Saudi king pledges to share results of probe of Friday’s deadly crane collapse with public
Saudi Arabia pledged Sunday to ensure the safety of the hundreds of thousands of pilgrims arriving at Makkah, following the collapse of a crane that left scores dead and injured in the holy city.
“We will continue to do everything we can to serve the guests of the holy mosques,” King Salman said early Sunday morning on his official Twitter account, “and we will not hesitate to hold any delinquent accountable.”
Saudi Arabian officials have blamed stormy winds for the crane crash Friday that caved in part of the Grand Mosque in Makkah. The collapse killed at least 107 people and injured more than 230 from several nationalities, including Iranian, Turkish, Afghan, Egyptian and Pakistani.
It was one of the religious gathering’s worst accidents in recent years and highlighted the hazards of the huge crowds packing Islam’s most sacred site.
More than 900,000 pilgrims have already arrived in the kingdom in preparation for the Hajj, with more than two million people expected to perform the pilgrimage this year.
The fact that the accident occurred on the anniversary of the terrorist attacks of September 11, 2001, fuelled conspiracy theories online about a possible link to the Bin Laden family who owns the company leading the expansion project at the Grand Mosque. The company couldn’t be immediately reached for comment.
The monarch, who visited the site on Saturday night, pledged to share the results of the government investigation with the public. He later visited Al-NourHospital in Makkah where many of the injured are receiving treatment.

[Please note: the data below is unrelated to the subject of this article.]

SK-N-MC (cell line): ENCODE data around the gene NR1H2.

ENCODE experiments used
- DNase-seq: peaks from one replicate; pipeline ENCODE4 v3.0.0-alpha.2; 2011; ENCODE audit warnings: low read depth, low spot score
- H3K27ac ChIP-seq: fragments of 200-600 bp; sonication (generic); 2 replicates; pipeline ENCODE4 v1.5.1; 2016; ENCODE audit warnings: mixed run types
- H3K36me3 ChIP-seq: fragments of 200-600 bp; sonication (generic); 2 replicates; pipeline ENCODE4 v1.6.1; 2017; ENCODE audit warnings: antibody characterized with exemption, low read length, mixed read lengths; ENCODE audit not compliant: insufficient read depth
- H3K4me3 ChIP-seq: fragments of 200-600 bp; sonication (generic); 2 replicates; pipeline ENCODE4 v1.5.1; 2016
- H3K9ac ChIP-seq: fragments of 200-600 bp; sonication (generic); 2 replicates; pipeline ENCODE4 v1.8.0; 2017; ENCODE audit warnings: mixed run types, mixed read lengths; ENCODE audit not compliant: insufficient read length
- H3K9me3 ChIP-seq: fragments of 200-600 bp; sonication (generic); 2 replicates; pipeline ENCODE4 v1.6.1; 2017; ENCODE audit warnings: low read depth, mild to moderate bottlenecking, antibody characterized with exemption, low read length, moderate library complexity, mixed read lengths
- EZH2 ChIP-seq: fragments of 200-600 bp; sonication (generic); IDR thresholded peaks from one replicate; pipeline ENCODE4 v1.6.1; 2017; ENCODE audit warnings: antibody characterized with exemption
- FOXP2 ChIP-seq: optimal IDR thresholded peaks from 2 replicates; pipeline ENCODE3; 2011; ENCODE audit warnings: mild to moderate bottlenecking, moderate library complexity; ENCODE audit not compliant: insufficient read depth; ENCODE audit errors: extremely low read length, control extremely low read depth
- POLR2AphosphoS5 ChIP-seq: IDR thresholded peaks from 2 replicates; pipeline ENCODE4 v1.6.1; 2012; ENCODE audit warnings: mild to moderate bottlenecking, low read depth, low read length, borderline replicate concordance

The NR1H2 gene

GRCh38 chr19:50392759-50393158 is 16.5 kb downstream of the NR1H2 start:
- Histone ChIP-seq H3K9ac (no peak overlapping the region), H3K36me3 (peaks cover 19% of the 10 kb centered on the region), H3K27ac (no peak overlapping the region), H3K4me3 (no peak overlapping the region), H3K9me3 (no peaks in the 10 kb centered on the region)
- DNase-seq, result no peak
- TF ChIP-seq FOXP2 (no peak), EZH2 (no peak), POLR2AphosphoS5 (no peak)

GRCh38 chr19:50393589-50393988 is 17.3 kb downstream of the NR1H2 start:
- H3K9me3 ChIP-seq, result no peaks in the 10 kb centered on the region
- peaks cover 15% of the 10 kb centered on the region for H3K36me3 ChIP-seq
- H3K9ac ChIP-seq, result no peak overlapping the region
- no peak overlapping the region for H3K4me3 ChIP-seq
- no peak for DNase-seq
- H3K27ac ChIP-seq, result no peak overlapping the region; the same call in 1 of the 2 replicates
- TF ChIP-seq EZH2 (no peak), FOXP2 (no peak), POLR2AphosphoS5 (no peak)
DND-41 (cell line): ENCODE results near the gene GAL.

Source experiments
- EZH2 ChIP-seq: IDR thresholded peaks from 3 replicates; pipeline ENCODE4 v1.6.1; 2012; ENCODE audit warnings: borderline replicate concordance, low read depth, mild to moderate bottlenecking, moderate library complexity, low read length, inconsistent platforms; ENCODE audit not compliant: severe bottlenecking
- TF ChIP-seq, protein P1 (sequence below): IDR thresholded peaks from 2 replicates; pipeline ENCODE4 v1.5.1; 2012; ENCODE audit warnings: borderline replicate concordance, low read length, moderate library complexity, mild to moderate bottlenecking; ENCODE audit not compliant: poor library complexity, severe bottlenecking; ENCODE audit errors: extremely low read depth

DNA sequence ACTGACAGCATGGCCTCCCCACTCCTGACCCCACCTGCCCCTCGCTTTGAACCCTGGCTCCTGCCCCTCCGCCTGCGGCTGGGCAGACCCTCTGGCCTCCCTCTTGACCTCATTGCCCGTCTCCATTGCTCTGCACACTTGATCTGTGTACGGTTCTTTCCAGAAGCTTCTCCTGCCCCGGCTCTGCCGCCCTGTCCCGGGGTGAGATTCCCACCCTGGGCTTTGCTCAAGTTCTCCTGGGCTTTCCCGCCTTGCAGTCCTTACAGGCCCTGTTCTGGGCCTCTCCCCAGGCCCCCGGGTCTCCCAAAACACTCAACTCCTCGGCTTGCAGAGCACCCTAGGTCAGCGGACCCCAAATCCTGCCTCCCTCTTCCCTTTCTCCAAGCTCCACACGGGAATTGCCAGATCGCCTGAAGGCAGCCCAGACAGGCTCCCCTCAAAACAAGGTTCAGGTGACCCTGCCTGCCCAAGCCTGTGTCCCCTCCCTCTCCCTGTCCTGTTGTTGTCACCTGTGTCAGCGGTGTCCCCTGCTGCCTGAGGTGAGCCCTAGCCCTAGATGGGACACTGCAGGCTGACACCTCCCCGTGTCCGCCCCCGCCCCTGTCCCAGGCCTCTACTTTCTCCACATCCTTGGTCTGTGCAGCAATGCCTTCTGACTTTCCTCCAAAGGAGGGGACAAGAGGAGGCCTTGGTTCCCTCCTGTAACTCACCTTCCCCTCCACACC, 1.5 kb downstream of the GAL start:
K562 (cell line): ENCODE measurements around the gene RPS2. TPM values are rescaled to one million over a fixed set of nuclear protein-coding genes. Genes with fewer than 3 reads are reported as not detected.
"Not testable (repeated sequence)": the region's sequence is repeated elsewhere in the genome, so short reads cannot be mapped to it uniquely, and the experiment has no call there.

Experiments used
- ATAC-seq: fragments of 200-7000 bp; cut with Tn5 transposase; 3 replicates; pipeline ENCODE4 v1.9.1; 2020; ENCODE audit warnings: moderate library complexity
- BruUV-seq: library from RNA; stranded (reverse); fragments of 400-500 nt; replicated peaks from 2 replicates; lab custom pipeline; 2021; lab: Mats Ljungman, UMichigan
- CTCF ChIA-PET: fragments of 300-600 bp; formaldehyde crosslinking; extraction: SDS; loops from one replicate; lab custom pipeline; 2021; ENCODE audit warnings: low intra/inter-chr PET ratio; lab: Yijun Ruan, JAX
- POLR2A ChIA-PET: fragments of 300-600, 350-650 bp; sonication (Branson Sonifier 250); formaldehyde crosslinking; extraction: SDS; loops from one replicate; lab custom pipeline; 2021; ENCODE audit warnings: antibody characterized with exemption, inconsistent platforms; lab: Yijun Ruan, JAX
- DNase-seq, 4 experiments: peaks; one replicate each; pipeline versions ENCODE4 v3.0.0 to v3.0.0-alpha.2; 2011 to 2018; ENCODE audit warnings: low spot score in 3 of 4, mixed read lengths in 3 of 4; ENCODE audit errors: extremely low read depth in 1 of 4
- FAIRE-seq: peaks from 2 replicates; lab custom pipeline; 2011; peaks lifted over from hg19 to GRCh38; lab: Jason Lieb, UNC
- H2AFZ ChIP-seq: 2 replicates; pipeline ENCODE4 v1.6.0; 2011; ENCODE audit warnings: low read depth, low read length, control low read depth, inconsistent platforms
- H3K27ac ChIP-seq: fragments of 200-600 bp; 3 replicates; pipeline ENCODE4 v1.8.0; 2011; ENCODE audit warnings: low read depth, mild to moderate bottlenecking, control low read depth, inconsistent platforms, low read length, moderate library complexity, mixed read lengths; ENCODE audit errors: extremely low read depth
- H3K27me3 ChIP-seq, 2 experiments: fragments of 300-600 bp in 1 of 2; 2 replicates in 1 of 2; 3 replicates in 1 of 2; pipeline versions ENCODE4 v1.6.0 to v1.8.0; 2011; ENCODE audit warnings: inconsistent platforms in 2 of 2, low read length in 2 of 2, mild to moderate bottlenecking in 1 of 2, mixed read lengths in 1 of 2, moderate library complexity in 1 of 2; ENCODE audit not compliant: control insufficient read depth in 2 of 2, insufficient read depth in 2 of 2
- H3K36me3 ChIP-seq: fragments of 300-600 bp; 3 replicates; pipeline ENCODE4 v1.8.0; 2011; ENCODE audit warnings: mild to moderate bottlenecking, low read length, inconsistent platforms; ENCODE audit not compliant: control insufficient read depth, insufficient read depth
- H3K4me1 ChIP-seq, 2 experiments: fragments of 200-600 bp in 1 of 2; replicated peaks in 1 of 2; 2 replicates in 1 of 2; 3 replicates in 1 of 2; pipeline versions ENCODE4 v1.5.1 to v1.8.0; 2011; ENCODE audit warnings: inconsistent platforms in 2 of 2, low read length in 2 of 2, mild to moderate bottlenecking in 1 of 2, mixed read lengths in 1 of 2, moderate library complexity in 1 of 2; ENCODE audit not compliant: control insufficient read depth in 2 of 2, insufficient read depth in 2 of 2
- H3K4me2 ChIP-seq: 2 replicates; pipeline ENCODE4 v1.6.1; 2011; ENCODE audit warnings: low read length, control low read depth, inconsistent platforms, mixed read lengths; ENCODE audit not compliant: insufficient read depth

Saudi officials said high winds and heavy rain were behind the crane crash. “The state of weather that engulfed Makkah was not normal,” a civil defense official said following the accident. Weather observations at the closest airport near Makkah showed wind speeds as high as 25 mph.
A committee investigating the crane crash has delivered its report to the governor of Makkah, who will take it to the crown prince and the king, local media reported Sunday.
Saudi Arabia has faced criticism in the past for not doing enough to prevent such incidents, the last of which occurred in 2006 when 346 were killed in a stampede on Makkah bridge. The expansion of the mosque and the facilities around it in recent years was supposed to alleviate some of these concerns.
Saudi Arabia sees the Hajj, a mass ceremony that draws millions of Muslims from around the globe, as a chance to highlight its role as a leader of the Islamic world, with the government sparing no expenses in improving infrastructure and services in the holy sites to accommodate more pilgrims.
But critics say the rapid development has contributed to the commercialization of Makkah at the expense of its spiritual value.